The project will be based out of an ‘e-hub’, where riders will be able to pick up pre-booked e-bikes, and where they will also receive training in riding the bike.

As well as Luton, the scheme will also be running in Manchester, Sheffield, Hull and Leicester, with a view to a wider roll-out. The Manchester pilot is up and running now, with bikes in high demand. Cycling UK told us that they are “yet to set a launch date for Luton & Dunstable”, but we will report back with more details when they are available. You can already register your interest here.

 XR’s Carnival for Life to visit Luton

Extinction Rebellion are touring a ‘Carnival for Life’ around the East of England, and will be bringing their “big, bold, colourful and beautiful” celebration to Luton on Friday the 22nd of July.

The carnival will start at Manor Road Park at 3pm and proceed towards George Street and the town hall, where there will be a samba band, animal costumes, ‘die-ins’, dancing and more until around 7pm. All are welcome.

“We want to celebrate all that we hold dear in life, the art, the music, the fun,” says XR East of England. “We also need to give the message of the suffering happening already around the world, giving a platform for their voices.”

The carnival in Luton is one of six planned in July, with others taking place in Norwich, Bury St Edmunds, Hertford, Colchester and Ipswich, in advance of wider Extinction Rebellion actions due to take place in September. More details on Facebook.

The Youth Climate Conference

Zero Carbon Luton is delighted to be working with Youth Network on the Youth Climate Conference, which will take place on the 11th and 12th of July 2022 at Stockwood Park.

Organised by and for young people, this youth-led conference be an opportunity to learn, to question, to help to shape a better future. Day one will be for participants from 11 to 18, and content tailored to secondary school audiences. Day two is aimed at those over 18, and includes more focus on skills and employability, ensuring that young people are equipped to play a part in the new green economy.

Here’s a video trailer for the conference, with further details from Youth Network here.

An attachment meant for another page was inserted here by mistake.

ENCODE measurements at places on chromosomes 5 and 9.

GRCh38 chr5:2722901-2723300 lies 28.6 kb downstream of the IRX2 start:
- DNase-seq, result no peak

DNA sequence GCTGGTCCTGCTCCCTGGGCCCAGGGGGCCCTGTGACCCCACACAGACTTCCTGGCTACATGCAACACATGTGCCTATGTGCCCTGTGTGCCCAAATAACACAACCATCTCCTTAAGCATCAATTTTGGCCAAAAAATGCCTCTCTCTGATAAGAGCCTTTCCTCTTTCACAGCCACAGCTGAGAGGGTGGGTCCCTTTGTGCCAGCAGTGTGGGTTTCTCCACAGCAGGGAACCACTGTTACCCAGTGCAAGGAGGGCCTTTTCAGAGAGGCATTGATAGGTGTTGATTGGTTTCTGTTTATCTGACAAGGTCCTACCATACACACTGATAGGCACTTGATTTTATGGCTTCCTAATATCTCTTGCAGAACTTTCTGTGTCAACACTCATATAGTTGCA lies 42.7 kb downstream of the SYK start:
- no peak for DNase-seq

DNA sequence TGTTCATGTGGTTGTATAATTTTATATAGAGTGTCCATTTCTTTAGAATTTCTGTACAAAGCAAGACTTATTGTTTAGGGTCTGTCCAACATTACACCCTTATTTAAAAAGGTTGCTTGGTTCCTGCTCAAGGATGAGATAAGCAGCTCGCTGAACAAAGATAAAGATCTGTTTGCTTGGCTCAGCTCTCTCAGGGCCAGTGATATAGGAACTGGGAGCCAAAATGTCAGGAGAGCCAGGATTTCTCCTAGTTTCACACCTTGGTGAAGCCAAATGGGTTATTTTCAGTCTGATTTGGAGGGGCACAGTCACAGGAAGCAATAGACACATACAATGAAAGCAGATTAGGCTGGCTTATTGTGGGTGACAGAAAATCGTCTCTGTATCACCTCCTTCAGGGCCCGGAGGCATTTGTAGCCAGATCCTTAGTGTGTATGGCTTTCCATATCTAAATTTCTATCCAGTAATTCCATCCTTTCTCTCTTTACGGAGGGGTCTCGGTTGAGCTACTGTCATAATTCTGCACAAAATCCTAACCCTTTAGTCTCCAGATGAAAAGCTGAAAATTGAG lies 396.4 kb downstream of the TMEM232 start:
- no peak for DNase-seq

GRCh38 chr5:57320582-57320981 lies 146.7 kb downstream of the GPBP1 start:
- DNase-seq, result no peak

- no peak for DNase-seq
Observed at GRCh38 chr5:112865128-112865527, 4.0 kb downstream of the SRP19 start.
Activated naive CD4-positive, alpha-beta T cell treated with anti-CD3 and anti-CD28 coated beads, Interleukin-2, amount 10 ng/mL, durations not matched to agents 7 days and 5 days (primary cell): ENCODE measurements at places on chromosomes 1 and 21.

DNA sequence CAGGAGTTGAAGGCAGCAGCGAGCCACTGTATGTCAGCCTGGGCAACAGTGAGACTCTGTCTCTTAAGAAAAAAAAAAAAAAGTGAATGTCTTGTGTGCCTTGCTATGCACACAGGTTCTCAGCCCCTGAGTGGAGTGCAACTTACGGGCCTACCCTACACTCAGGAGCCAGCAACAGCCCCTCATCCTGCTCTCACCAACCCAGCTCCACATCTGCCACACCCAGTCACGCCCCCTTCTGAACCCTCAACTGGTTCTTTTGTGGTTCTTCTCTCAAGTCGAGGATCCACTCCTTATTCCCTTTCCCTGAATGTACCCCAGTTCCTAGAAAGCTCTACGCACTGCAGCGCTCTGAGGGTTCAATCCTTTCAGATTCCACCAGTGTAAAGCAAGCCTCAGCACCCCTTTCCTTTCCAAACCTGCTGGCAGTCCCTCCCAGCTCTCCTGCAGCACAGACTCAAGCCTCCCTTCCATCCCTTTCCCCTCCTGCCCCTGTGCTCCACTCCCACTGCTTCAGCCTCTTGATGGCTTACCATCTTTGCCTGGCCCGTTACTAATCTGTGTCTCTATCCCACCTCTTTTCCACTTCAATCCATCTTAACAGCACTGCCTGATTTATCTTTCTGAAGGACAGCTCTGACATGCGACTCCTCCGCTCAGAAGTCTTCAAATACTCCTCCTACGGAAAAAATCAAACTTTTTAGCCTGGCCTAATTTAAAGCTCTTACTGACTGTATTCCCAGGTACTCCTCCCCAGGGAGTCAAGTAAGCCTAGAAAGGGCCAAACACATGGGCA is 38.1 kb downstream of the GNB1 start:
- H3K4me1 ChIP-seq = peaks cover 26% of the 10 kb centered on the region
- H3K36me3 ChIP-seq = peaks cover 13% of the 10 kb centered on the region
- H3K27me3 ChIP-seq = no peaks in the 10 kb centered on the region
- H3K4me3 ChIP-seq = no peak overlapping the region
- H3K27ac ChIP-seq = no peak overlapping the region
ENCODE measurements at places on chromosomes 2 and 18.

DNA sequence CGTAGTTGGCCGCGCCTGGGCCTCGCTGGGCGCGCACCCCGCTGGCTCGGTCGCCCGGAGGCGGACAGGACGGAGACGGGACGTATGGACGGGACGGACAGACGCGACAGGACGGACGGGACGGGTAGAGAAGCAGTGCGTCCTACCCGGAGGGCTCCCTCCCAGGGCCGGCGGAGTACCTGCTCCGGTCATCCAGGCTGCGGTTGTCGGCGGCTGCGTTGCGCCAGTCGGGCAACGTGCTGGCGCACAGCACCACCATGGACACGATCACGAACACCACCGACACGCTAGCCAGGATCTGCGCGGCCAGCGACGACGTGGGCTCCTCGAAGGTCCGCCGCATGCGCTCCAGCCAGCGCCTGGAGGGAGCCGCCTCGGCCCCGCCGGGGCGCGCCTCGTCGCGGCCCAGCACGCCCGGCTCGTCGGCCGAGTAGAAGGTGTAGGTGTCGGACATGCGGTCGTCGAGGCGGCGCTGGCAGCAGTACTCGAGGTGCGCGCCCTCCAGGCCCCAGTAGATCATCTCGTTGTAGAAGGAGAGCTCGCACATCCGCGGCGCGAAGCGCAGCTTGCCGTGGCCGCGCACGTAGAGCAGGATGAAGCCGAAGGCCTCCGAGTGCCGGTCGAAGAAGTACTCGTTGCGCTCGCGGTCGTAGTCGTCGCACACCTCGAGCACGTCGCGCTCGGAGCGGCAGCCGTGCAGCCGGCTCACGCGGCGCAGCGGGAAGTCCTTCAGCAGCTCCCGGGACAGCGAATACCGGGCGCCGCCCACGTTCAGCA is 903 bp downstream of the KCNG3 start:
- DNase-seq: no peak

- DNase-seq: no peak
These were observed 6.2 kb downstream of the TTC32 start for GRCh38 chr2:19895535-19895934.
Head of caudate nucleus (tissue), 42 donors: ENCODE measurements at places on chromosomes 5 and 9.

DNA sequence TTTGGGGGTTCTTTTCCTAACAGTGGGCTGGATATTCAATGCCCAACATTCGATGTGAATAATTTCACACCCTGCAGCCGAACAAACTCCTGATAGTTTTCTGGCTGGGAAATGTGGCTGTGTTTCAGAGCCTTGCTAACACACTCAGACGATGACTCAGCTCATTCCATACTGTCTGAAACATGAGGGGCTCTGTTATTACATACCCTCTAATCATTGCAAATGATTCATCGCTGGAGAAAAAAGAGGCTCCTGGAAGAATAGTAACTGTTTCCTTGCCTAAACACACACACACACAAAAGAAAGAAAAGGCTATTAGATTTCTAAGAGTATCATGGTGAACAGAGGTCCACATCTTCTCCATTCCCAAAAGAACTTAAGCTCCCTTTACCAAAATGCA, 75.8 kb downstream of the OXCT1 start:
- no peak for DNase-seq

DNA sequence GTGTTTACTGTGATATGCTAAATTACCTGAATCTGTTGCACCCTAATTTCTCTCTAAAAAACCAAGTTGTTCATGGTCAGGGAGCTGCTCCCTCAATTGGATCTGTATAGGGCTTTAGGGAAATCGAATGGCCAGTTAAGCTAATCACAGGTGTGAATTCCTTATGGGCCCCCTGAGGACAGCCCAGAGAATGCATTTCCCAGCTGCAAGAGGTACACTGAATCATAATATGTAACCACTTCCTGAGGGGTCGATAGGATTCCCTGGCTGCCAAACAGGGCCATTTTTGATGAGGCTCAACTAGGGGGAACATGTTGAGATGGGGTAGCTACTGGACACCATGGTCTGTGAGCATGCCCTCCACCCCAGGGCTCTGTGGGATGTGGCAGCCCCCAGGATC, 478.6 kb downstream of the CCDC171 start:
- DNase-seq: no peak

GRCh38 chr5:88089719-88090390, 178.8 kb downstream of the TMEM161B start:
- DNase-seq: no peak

In partnership with the Culture Trust, we’re delighted to have Stockwood Park and Discovery Centre hosting us for the duration. Sessions will take place inside and outside, in the gardens, exhibition spaces and buildings, with lots of time to explore the site. Lunch will be provided.

How to get involved:

  • We’re recruiting a team of young people who will be presenting workshops and facilitating the conference. If you’d like to be part of the team, email info@youthnetwork.org for more details.
  • We’d love to welcome more schools groups alongside those already attending. Teachers and heads, please get in touch with Youth Network to discuss your needs.

A big thank you to Luton Council, the Culture Trust, Luton Rising, University of Bedfordshire and everyone else who has been working with Youth Network to organise this event for young people in the area.

Factcheck: Luton’s efficient homes

Luton often appears in lists compiled by PR companies hoping for a bit of news attention. Their methodology can often be highly suspect, giving entirely false representations of the town.

I recently came across two rather different perspectives on the efficiency of Luton’s homes. This survey had Luton at number five, as one of the best places in the country for efficient homes, ahead of dozens of supposedly greener and wealthier towns.

But then this county-wide report names multiple areas of Luton where home efficiency is low, and where residents are paying over the odds for their energy. According to this report, 65% of Luton’s homes were rated D to G.

So which is right?

The facts are easy to find if you know where to look. There’s an open database of all Energy Performance Certificates in England and Wales, so you can see for yourself how Luton is doing.

Of the 72,895 certificates publicly available, around 36% score C or above. That’s the government target, so anything below a C needs work – and that’s the majority of Luton’s homes.

To get to net zero, we’ll have to do better than that, and improve all of Luton’s housing towards an A or B rating. This will be a long-term project. Just 44 homes in Luton currently score an A for energy efficiency.

In terms of where Luton sits nationally, this ranking from Compare the Market has Luton at 242 out of 305, and its figures look about right.

Better homes are going to be an important part of Luton’s story over the coming decades – and rightly so. We have everything to gain from making these improvements. A highly efficient home has low bills, and is comfortable all year round – as well as being better for the environment.